Cool Links

By popular demand, here’s a post where you can attach comments with links to class-related cool stuff you’ve found online.

Articles, sites, photos, lectures, videos, tweets, songs, podcasts, whatever — as long as you can connect it somehow to our course. Have at it!


About Greg Shine

Adjunct faculty in the History Department at Portland State University, where I teach historic site interpretation. Former Chief Ranger & Historian at Fort Vancouver National Historic Site.
This entry was posted in Uncategorized. Bookmark the permalink.

17 Responses to Cool Links

  1. Shawn Daley says:

    For those interested, I’m attaching the Oregon K-12 Social Studies/Sciences standards website. Civil War history is under the 8th grade, although high school teachers usually stretch some of their Government classes in 9-12 to address some Cw issues.

  2. Shawn Daley says:

    This was an intriguing article that just popped up on Yahoo today.

    • Dianna Woolsey says:

      Yes! I was just reading about that rather scandalous Lincoln conference — the “please would you move your people to Central America?” conference — last night. Lincoln just gets better and better as a lens on national sentiment; if you want to tell an oversimplified myth of the noble abolitionist North, you can paint him as the uncomplicated Great Emancipator, but if you want to tell a more realistic story of a blend of racism, vague unease, reluctance to rock the boat, and genuine good intention, you can dig into his ambivalence and hesitation and get a wonderfully reflective complexity instead.

      Oops, I should save this kind of talk for tomorrow, shouldn’t I? I just happened to see this link right after I’d spent a half-hour working on the Lincoln Memorial part of my Emancipation presentation. Cue history babble!

  3. Melissa E Lang says:

    Here is an article about the way the South is dealing with the sesquicentennial…,0,5740615.story

  4. melissaswank says:

    Interesting to see different forms of commemoration, check out the United Daughters of the Confederacy website:


  5. Doug K-C says:

    It is not an NPS archival collection, but the Tuskegee Airmen archives have just been donated to Temple University.

    Melissa Lang and I had been toying with including the Airmen in Legacy/ Civil Rights. Great to have this collection available to the public.

    [a bit of a retweet from

  6. Not to tout my own blog too much, but I’ve been lurking around this website for awhile, and I’ll be interested to see what you all come up with in your podcasts. If your interested, check out – we would love to see what you students think! Again, good luck with your research and podcasts!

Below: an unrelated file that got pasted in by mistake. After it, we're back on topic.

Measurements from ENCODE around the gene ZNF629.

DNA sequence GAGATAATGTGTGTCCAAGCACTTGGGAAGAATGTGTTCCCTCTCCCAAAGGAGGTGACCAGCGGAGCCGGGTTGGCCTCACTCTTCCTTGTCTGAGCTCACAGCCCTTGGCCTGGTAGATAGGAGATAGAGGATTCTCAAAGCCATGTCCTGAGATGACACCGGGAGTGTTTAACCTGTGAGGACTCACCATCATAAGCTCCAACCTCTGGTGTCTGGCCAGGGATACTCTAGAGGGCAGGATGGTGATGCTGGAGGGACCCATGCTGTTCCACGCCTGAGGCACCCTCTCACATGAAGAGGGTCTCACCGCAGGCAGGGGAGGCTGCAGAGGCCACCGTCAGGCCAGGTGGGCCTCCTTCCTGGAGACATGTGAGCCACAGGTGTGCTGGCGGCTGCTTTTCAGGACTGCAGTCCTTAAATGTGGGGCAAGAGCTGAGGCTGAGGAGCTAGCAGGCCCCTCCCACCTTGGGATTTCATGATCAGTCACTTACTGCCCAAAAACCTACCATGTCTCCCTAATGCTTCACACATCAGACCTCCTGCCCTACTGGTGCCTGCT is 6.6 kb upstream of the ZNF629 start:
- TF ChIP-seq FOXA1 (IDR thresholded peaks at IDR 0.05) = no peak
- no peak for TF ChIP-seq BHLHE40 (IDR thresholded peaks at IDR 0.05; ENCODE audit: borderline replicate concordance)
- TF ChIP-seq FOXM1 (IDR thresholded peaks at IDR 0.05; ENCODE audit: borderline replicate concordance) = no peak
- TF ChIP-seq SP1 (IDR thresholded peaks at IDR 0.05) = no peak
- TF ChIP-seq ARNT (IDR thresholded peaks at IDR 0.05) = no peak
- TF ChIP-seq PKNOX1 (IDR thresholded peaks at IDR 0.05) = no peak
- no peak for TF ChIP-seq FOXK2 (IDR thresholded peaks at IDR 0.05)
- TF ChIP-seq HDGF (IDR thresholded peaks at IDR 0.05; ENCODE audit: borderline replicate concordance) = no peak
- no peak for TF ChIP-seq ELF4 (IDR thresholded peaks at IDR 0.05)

7. Amy Platt says:

    This wonderful site is addictive, and it just happened to post some Civil War injury photos today. The site is a little difficult to navigate (there are many more than 5 photos). You have to click on the header and move through the photos using the title/arrows above the upper right corner of the photo. Don’t eat lunch first, some are quite gruesome (even in black and white); also, some nudity (you’ve been warned).

  8. melissaswank says:

    Sesquicentennial Civil War Happenings:


  9. Dianna Woolsey says:

    I can’t just stand by and let Amy have the links page all to herself. Here’s the link to the Lincoln Memorial video reflections:

    As you mouse over the panel for each segment it gives you a few seconds of the audio, which is a pretty great teaser (it got me to click on a few that I had been planning to skip!).

  10. Amy Platt says:

    Last one (for today):
    Black Past (this url goes to the Civil War search results):

    The site is run by Dr. Quintard Taylor (UW). It’s an encyclopedia, but it has many other resources, including a digitized archive of primary sources from around the country.

    • Doug K-C says:

      See? This section should really be called “Amy’s Page” or “Amy’s Links,” or something like that – as we discussed in class.

      Is it too late to rename?


  11. Amy Platt says:

    And here’s a link to digitized letters from Civil War soldiers (and other stuff).

  12. Amy Platt says:

    And this one:’s-civil-war-book-children-libels-south-omits-facts

    I’m not sure what booklets he’s referring to, but I don’t think you need to know (or assess their historical accuracy) to get an idea of the counter-narrative he presents and how it’s grounded in regional identity.

  13. Amy Platt says:

    Here’s a nice piece from The Atlantic about the ways we still divide the country, North and South:

Leave a Reply

Fill in your details below or click an icon to log in: Logo

You are commenting using your account. Log Out /  Change )

Google+ photo

You are commenting using your Google+ account. Log Out /  Change )

Twitter picture

You are commenting using your Twitter account. Log Out /  Change )

Facebook photo

You are commenting using your Facebook account. Log Out /  Change )


Connecting to %s